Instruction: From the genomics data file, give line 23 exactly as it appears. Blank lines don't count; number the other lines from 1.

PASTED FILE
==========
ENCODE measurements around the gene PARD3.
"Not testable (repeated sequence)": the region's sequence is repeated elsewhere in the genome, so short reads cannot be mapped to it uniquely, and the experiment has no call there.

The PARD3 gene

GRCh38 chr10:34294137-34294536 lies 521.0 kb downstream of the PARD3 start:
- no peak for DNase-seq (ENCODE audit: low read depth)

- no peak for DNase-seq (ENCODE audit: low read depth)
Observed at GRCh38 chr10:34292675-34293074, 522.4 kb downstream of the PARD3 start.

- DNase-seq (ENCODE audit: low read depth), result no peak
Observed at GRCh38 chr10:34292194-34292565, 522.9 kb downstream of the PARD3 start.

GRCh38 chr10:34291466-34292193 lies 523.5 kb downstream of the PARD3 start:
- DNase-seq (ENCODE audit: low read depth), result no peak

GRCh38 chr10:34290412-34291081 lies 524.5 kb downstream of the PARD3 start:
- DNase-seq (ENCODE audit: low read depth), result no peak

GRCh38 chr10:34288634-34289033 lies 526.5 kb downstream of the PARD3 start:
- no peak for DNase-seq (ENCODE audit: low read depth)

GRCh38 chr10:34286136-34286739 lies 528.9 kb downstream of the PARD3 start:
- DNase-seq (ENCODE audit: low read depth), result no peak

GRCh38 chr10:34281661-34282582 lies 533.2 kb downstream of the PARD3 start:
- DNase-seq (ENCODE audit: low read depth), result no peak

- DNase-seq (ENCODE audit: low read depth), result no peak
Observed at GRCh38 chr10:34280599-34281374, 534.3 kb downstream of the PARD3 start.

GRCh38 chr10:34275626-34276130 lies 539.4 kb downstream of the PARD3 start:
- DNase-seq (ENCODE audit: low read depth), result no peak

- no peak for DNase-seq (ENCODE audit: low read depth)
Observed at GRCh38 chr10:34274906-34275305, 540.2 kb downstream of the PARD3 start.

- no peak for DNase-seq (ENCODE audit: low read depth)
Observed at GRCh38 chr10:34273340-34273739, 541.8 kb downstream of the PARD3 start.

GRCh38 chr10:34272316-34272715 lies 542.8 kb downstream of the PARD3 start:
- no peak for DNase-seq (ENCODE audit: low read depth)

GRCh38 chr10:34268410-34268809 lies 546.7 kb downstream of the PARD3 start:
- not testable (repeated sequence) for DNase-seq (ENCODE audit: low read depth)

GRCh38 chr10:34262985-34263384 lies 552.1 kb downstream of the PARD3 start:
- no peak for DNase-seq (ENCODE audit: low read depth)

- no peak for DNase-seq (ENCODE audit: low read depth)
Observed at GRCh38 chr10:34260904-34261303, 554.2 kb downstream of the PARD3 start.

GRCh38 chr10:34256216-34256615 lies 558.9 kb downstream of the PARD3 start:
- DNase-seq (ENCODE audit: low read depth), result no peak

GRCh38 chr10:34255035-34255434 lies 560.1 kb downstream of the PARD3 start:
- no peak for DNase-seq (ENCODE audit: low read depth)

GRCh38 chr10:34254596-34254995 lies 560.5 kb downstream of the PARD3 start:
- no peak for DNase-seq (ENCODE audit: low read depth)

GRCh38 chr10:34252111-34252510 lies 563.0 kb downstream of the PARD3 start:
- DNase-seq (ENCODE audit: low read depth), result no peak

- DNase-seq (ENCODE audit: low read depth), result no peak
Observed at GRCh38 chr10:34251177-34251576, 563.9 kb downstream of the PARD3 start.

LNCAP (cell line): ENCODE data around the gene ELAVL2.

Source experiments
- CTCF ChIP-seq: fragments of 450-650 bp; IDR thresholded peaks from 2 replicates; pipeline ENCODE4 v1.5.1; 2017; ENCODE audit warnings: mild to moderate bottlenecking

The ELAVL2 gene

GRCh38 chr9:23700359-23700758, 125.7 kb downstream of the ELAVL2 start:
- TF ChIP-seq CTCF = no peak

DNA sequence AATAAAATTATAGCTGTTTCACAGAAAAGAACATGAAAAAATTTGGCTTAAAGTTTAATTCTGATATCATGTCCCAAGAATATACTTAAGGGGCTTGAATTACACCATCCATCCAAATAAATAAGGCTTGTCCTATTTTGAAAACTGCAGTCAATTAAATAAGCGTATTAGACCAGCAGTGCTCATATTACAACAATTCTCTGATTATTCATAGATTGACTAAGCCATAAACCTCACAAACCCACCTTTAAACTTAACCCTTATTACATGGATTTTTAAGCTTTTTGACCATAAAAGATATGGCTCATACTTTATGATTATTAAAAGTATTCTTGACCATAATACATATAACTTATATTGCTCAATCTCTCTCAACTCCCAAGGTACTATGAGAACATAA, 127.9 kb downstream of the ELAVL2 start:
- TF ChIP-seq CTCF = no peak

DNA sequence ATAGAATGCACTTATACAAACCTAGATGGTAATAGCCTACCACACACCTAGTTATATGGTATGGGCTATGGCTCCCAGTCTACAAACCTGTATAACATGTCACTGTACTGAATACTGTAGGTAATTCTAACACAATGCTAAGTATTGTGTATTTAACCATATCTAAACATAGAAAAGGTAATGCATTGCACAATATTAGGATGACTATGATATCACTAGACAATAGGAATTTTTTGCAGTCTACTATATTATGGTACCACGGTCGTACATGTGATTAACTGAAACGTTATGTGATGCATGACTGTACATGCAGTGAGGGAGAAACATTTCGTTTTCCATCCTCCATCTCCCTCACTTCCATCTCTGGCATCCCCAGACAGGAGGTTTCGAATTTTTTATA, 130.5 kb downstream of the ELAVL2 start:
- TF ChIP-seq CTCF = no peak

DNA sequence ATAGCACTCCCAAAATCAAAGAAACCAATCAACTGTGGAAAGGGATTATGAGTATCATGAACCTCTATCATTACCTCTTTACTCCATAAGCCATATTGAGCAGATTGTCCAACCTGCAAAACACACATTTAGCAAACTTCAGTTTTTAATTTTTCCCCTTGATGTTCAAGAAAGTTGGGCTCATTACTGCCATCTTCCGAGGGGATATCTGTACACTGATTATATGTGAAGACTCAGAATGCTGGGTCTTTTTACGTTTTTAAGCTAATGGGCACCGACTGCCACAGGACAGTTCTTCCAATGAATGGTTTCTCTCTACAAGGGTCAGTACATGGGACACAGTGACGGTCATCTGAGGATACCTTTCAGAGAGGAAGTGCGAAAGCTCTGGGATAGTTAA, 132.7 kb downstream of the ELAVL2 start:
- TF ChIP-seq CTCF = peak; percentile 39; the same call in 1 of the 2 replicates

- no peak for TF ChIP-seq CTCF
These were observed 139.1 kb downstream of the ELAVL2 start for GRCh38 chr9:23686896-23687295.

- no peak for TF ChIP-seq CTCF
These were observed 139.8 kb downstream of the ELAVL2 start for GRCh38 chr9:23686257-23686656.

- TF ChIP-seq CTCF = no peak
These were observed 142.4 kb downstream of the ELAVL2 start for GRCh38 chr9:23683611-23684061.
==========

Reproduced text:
- DNase-seq (ENCODE audit: low read depth), result no peak